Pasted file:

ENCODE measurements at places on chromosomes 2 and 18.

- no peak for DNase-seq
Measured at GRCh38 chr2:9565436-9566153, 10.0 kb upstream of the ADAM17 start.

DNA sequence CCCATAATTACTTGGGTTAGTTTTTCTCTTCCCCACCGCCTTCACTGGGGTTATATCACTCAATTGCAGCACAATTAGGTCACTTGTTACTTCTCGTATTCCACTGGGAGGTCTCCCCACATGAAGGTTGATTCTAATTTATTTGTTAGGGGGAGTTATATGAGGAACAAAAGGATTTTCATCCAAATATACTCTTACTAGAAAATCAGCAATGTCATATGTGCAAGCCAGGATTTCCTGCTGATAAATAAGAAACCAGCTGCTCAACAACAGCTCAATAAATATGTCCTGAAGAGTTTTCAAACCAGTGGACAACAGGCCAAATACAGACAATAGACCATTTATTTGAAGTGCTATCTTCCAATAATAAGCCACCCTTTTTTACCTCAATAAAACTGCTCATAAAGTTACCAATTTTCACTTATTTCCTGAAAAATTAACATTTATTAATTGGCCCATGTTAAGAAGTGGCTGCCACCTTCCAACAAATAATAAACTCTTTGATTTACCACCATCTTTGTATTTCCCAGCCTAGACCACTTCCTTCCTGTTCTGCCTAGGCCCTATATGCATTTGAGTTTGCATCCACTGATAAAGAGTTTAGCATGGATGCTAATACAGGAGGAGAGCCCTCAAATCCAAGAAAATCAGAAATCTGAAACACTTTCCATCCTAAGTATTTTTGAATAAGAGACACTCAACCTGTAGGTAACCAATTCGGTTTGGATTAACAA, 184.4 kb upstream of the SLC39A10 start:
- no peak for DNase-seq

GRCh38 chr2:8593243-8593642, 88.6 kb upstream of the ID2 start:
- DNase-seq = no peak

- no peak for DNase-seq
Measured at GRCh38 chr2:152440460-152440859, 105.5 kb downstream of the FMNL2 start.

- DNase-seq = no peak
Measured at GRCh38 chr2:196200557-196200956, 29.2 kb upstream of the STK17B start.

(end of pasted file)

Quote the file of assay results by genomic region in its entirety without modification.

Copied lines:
ENCODE measurements at places on chromosomes 2 and 18.

- no peak for DNase-seq
Measured at GRCh38 chr2:9565436-9566153, 10.0 kb upstream of the ADAM17 start.

DNA sequence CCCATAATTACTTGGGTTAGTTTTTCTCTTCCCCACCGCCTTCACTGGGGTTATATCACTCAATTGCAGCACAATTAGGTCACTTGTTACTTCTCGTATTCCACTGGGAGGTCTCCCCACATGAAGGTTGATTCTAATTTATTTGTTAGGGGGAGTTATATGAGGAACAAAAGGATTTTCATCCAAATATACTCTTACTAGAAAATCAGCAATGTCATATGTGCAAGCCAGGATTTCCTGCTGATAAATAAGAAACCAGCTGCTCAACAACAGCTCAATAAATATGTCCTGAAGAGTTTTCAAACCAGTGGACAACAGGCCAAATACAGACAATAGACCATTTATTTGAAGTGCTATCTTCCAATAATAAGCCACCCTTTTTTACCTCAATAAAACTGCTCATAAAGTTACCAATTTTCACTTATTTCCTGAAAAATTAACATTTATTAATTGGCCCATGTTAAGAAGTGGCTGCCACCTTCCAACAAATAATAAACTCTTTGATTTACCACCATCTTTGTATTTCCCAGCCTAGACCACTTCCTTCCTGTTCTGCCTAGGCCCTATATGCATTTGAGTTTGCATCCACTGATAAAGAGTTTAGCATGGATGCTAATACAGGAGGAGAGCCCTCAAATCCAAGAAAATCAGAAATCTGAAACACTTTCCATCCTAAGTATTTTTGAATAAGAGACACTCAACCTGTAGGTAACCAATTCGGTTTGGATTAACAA, 184.4 kb upstream of the SLC39A10 start:
- no peak for DNase-seq

GRCh38 chr2:8593243-8593642, 88.6 kb upstream of the ID2 start:
- DNase-seq = no peak

- no peak for DNase-seq
Measured at GRCh38 chr2:152440460-152440859, 105.5 kb downstream of the FMNL2 start.

- DNase-seq = no peak
Measured at GRCh38 chr2:196200557-196200956, 29.2 kb upstream of the STK17B start.